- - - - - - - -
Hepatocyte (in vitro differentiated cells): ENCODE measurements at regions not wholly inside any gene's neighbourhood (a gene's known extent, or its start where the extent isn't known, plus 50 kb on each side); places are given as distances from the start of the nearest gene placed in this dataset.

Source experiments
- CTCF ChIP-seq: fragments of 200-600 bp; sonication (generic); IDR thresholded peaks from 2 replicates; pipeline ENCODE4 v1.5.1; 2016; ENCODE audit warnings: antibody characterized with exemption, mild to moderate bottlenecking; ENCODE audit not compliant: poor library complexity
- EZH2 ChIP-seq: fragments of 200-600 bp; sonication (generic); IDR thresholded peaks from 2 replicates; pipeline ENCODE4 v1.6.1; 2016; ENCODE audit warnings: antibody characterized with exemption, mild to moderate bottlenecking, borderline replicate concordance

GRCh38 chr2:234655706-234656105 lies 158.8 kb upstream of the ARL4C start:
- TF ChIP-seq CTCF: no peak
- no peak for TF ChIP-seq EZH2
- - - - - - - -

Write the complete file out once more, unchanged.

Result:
Hepatocyte (in vitro differentiated cells): ENCODE measurements at regions not wholly inside any gene's neighbourhood (a gene's known extent, or its start where the extent isn't known, plus 50 kb on each side); places are given as distances from the start of the nearest gene placed in this dataset.

Source experiments
- CTCF ChIP-seq: fragments of 200-600 bp; sonication (generic); IDR thresholded peaks from 2 replicates; pipeline ENCODE4 v1.5.1; 2016; ENCODE audit warnings: antibody characterized with exemption, mild to moderate bottlenecking; ENCODE audit not compliant: poor library complexity
- EZH2 ChIP-seq: fragments of 200-600 bp; sonication (generic); IDR thresholded peaks from 2 replicates; pipeline ENCODE4 v1.6.1; 2016; ENCODE audit warnings: antibody characterized with exemption, mild to moderate bottlenecking, borderline replicate concordance

GRCh38 chr2:234655706-234656105 lies 158.8 kb upstream of the ARL4C start:
- TF ChIP-seq CTCF: no peak
- no peak for TF ChIP-seq EZH2